Tips and Links: Making Conference Posters and Presentation


The Alabama Association of Historians is less formal than many academic conferences, but the quality of your presentation or poster, as well as the insight and information you offer, should be high.

Here are some tips for making conference presentations and posters.  These links might appear to be too academic or not specific to history, but their advice holds true across the board.


General Information

A "Session" or "Panel" traditionally consists of three presenters and a moderator who might also comment on the papers/presentations, usually within a 60-90 minute timeframe.  The moderator introduces the presenters and each presenter talks for 15-20 minutes.  If there is a commenter, you will have sent them a copy beforehand, and they will take a few minutes to critique.  The moderator will open the floor for questions.

Pointers:  Presenters lecture from notes or even read prepared papers.  If reading, it takes two minutes to read a page of double-spaced text, so a fifteen-minute presentation is 7.5 pages long.  Showing powerpoint slides reduces the length of the written presentation – that is, you'll have less time than you think when you show slides.


Andrews, Dan. "A 15 Minute Guide: How to Create a Conference Presentation. Tropical MBA. Posted November 19, 2013.  Accessed November 27, 2017. [n.b. this is a good primer, with video and downloadable templates]

Duarte, Nancy. "The Secret Structure of Great Talks."  TED – Ideas Worth Spreading (18:10 min).  Posted November 2011.  Accessed November 27, 2017.

Golash-Boza, Tonya. "How to Give a Fabulous Academic Presentation: Five Tips to Follow." Get a Life, PhD.  Posted April 20, 2011. Accessed November 27, 2017.

Hayward, Andrea. "9 Tips for Presenting at an Academic Conference." Editage Insights. Posted July 17, 2017.  Accessed November 27, 2017.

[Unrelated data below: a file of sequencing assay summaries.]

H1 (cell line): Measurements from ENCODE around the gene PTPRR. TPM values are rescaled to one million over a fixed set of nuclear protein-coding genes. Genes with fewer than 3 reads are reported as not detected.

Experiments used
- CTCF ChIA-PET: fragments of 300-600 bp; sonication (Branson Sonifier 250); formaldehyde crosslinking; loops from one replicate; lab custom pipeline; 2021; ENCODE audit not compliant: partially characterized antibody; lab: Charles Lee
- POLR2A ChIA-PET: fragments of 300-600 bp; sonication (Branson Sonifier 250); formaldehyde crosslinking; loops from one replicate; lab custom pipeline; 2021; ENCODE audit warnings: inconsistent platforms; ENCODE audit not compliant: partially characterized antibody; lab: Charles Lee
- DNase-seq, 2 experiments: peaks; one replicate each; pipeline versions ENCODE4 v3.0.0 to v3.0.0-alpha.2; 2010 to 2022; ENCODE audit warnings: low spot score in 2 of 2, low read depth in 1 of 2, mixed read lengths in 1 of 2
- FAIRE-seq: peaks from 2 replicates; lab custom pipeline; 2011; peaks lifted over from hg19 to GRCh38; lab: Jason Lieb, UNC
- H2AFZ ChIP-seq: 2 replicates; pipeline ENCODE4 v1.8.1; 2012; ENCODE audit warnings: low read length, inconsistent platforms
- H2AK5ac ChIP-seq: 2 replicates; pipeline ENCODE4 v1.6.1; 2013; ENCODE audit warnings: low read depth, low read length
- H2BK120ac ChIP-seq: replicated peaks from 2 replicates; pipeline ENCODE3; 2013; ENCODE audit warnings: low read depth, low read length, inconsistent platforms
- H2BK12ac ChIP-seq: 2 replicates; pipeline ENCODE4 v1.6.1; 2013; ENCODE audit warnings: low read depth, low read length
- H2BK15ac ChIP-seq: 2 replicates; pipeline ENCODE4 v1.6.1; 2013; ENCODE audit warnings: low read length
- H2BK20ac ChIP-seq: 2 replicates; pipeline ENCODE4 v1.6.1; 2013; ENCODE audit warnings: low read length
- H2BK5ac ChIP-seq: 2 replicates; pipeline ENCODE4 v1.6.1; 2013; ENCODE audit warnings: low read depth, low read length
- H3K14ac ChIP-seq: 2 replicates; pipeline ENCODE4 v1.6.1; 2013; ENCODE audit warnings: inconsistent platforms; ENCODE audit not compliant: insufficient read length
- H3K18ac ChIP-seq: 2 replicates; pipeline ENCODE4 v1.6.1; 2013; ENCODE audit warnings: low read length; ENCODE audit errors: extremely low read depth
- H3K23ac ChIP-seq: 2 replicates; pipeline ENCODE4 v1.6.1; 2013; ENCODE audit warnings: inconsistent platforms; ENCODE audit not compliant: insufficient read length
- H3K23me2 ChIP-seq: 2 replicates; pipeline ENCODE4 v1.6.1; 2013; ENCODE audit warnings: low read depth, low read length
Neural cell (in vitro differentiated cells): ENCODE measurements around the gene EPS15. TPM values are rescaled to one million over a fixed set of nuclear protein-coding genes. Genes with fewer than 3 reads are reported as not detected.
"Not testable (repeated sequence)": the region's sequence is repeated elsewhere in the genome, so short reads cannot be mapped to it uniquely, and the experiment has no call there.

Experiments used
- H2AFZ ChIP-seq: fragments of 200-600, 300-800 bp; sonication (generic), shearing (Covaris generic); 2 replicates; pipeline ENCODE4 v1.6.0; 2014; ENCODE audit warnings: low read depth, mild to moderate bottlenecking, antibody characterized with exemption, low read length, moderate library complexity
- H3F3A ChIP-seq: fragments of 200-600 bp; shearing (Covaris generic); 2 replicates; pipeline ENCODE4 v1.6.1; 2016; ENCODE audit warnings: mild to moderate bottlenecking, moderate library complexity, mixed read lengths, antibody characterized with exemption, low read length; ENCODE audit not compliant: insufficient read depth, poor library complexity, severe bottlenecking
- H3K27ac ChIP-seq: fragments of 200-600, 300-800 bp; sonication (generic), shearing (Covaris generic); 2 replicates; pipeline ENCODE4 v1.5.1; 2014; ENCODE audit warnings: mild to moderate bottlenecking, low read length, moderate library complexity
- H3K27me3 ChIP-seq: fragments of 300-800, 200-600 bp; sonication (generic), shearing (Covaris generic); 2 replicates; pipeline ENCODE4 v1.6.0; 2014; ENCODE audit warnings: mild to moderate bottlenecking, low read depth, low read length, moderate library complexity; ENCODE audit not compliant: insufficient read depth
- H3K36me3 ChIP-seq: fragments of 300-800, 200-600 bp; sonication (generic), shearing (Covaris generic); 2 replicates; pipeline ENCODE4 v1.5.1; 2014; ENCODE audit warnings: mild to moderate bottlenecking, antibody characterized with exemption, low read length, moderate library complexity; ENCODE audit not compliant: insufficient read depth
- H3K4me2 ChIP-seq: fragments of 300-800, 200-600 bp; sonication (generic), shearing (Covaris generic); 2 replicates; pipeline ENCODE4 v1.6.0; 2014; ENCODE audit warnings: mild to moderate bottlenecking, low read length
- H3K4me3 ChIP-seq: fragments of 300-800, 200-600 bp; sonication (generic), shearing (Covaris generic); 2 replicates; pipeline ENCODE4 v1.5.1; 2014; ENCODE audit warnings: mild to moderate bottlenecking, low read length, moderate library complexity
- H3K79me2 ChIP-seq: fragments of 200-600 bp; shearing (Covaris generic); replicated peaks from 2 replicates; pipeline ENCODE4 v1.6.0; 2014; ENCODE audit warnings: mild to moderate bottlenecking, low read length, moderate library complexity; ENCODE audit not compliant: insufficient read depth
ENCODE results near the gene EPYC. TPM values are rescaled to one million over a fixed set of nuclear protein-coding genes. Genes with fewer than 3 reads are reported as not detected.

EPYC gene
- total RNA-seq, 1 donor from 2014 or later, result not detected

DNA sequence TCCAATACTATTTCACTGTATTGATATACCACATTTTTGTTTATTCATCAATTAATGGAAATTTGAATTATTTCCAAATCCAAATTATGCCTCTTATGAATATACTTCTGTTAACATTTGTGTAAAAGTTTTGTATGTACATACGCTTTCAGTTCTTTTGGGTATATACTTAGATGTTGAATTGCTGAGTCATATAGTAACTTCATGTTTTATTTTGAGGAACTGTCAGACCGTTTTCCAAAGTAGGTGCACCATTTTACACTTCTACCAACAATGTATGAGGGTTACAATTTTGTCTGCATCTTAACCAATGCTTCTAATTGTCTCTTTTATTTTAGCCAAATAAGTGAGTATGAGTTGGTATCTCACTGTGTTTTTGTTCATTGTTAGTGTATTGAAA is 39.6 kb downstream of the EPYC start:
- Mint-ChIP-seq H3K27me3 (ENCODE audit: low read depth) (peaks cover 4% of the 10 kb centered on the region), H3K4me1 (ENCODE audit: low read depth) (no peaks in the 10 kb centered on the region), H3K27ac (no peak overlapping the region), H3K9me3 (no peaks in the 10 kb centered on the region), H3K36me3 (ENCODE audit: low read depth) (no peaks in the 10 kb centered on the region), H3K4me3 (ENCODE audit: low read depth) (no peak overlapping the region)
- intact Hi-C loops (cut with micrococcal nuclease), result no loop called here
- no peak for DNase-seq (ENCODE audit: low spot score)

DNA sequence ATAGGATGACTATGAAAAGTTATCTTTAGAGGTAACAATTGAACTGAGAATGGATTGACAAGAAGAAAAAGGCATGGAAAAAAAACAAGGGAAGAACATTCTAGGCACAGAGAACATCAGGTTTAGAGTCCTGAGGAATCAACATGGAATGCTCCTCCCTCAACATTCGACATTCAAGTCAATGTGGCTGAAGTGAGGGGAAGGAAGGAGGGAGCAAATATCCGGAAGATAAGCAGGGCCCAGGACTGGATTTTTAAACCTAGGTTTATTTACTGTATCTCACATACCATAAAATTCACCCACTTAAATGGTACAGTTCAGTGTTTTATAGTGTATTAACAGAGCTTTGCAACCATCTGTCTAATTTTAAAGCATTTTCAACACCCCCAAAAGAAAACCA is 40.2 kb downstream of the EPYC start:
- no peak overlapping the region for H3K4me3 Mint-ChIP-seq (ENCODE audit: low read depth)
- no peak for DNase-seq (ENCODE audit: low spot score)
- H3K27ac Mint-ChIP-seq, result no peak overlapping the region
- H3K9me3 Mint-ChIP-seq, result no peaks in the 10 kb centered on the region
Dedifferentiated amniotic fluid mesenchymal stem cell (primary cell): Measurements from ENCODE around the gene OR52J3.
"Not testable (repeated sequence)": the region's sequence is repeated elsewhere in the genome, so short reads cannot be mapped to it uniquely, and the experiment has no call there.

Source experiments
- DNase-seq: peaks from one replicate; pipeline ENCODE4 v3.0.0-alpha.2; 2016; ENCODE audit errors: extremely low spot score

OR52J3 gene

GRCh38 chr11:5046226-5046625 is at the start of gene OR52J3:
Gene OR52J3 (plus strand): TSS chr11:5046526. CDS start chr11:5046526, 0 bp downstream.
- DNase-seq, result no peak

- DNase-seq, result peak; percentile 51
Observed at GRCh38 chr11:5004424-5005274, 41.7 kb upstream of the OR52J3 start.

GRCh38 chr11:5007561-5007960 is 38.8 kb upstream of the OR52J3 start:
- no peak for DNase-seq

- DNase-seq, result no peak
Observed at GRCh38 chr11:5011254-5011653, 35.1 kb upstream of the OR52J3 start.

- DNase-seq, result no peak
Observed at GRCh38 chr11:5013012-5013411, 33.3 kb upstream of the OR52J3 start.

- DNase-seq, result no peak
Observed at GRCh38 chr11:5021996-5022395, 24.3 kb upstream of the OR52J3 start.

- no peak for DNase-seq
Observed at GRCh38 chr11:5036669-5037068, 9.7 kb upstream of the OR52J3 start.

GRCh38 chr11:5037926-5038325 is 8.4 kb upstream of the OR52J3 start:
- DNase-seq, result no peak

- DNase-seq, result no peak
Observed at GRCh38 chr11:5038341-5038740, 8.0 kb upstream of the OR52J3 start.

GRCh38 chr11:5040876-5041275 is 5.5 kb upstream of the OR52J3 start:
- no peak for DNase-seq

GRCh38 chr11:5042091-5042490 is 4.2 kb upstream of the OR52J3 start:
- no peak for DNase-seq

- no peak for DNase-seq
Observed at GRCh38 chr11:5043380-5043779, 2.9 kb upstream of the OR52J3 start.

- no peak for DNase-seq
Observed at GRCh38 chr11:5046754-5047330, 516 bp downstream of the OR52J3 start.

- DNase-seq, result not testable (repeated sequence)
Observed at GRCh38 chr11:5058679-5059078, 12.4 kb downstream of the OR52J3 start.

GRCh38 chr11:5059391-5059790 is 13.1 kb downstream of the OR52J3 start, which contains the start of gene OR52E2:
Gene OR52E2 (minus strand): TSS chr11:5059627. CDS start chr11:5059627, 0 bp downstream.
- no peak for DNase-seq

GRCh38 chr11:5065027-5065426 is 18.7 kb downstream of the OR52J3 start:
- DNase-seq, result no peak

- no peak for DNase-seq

Miller, Titus.  "Tips for Successful Academic Paper Presentations." University of California Santa Cruz, Division of Graduate Studies. Posted November 8, 2013.  Accessed November 27, 2017.


General Information

Conference posters are a mechanism to present information about your ideas/research that lets you interact with small groups of viewers outside the lecture-structure of the traditional conference paper format.  Scientific conferences have long made use of posters.  They have since spread to social science and now history conferences.  Though less intimidating than a traditional presentation, posters have a structure, and poster presentation sessions do require you to explain your work to people who drop by individually or in groups.

Pointers:  Use a Powerpoint template to design your poster, make it 36" x 48", and have it printed.  Consult with the conference program committee about how you are to display your poster (the committee might provide easels and foam core or cardboard, or you'll need a tri-fold panel for a tabletop).  Do not make your poster larger than the size the conference committee recommends, but don't make it smaller, either.  Unless you want to re-use your poster, do not laminate it.  If you don't want pushpin holes in it, bring binder clips to attach it to the rigid backing.  Pack it in a tube for transport.  Make sure your poster arrives at the beginning of the conference so it may stand long enough for attendees to preview it before the poster session.


"Free PowerPoint® research poster templates in various sizes & styles."  Genigraphics®.  2017.  Accessed November 27, 2017.

"Free Research Poster PowerPoint Templates." The Research Poster Printing Specialists. Accessed November 27, 2017.

Hess, George, et al.  "Giving an Effective Poster Presentation" (11:55 min.), The Graduate School at NCSU – Preparing Future Leaders (PFL) Program. YouTube. Uploaded February 8, 2013.  Accessed November 27, 2017.

"Making an Academic Poster Presentation." Northern Arizona University, Undergraduate Research.  2017.  Accessed November 27, 2017.

Purrington, Colin.  "Designing Conference Posters."  [Colin Purrington's Blog]: Academic Tips.  2017.  Accessed November 27, 2017.  [n.b. see all Purrington's advice linked to this blog page]